Seder Means Order

IMG_1856The Sunday before Passover I sent a note to my family asking if they may be interested in a family zoom seder. I promised no more than a half hour. Passover is my favorite holiday and being sheltered alone, I needed some kind of holiday. To my surprise, 90% agreed.  My immediate family is twenty five people. Though my friends reserve a place at my seder table a year in advance, my family will argue to only eat and no actual seder. My house, my rules and I force the seder.

And then my mother died Monday morning. The rules around funerals are strict right now; graveside burial and only immediate family. My family is scattered all around the country and, with travel restrictions, only six members could be present for the burial. There were none of my mother’s friends, none of our dozens of cousins, none of the hugs and kisses from family and friends. Rabbi Greenstein did a wonderful service which gave my family, who we face timed, some sense of peace.

Pesach supersedes Shiva. My family all agreed to zoom call at the original time we had scheduled for the seder. I insisted on a Seder, though I was willing to do only 15 minutes.  The calls and texts saying “no way” ,“let’s just be with each other”, “I am not in the mood” were all afternoon.  I persisted and finally had to tell them it was for me, I was being selfish, and needed something.  My zoom account, my rules..

Let’s face it, by no stretch of the imagination was my 15 minute (though I do think we went longer) seder halachic. We did the elements I felt were important to my family. The two three-year-olds virtually stole the afikomen and, by magic, found it in their homes in Ft Lauderdale and San Diego respectively. The negotiations were tough but Aunt Fern did settle on $10 for each kid still in school.

Seder means order. At the end, and for the rest of the night, my family communicated how much they enjoyed it and it was very needed on a day we had not had closure. The death of a parent and grandparent is hard enough but when there is no funeral, no family, no friends, it is surreal. The seder gave us “Family,” more than a Shiva would have.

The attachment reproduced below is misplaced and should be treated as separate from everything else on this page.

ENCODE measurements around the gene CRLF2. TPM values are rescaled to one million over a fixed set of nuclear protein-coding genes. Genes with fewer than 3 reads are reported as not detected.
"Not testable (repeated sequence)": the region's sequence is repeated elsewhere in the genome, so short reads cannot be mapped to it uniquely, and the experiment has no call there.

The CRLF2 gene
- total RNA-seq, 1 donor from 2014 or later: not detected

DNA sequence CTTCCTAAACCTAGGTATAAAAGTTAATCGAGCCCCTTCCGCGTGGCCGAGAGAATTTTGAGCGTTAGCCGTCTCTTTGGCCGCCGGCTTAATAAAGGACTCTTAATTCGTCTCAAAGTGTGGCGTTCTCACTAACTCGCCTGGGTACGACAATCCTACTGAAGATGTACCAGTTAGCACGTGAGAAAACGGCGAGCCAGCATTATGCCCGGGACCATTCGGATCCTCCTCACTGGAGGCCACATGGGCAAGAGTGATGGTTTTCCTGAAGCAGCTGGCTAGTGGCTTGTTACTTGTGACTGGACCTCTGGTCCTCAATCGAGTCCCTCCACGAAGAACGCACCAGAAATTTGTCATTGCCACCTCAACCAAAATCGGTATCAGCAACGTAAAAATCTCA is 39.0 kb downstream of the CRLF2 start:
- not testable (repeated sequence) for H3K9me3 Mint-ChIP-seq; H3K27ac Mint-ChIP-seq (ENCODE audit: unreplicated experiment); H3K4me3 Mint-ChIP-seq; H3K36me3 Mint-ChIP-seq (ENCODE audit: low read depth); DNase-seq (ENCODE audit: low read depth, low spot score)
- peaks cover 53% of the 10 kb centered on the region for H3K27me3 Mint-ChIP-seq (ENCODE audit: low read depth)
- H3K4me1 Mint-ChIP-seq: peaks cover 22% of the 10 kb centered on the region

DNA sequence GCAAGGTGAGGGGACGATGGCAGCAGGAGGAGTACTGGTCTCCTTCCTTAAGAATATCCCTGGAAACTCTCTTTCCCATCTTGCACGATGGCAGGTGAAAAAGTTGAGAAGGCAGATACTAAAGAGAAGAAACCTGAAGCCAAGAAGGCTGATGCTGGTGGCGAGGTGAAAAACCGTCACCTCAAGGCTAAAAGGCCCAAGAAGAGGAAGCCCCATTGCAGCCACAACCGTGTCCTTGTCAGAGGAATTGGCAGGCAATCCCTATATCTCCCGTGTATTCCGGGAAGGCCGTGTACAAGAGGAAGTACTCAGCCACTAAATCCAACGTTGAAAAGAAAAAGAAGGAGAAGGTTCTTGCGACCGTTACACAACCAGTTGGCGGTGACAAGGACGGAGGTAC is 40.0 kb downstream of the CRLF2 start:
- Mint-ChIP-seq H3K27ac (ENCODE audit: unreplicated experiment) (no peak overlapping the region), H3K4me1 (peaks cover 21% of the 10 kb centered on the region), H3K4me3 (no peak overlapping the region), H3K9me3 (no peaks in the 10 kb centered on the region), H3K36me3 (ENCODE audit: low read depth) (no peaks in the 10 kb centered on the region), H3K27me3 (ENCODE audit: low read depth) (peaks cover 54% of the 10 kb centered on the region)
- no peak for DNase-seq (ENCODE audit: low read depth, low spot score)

The sages were wise: Seder supersedes Shiva.

The Seder gave my family order on the day my family needed order the most.

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Fern Heinig

Fern Heinig

A long time member of Shomrei, Fern is a past President of the Synagogue, 2016-2018. She is one of Shomrei's MESH Cafe (Montclair Emergency Services for the Homeless) chefs. Fern founded Minerva Consulting. She consults to the healthcare industry on commercializing brands and developing the next generation of marketers.
Fern Heinig

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5 thoughts on “Seder Means Order

  1. Thank you, Fern, for sharing your thoughts of this much needed Seder, during this painful time of mourning your beloved mother – without the support of family and friends at the funeral. Bruce and I were very moved by it.
    Natalie

  2. How comforting. We had a “seder” with my son Alan on Go To Meeting. Just the basics, but since I also am experiencing this alone, it was wonderful seeing those 13 faces on screen. Isn’t the internet a miracle?

  3. The seder means so many things to each of us, and it changes from year to year, seder to seder. Thank you for sharing your experience from this year, and may you continue to be comforted by the memories of your mother.

  4. Fern, you are a leader in every realm of your life — family, work, your Shomrei community. You led your family out of a version of Egypt, giving them the comfort of each other’s presence (albeit virtual) and Jewish tradition (albeit radically altered) at a time when neither seemed accessible. I know how grateful your family is to you and can see from your essay how grateful you are to them. Next year in person!

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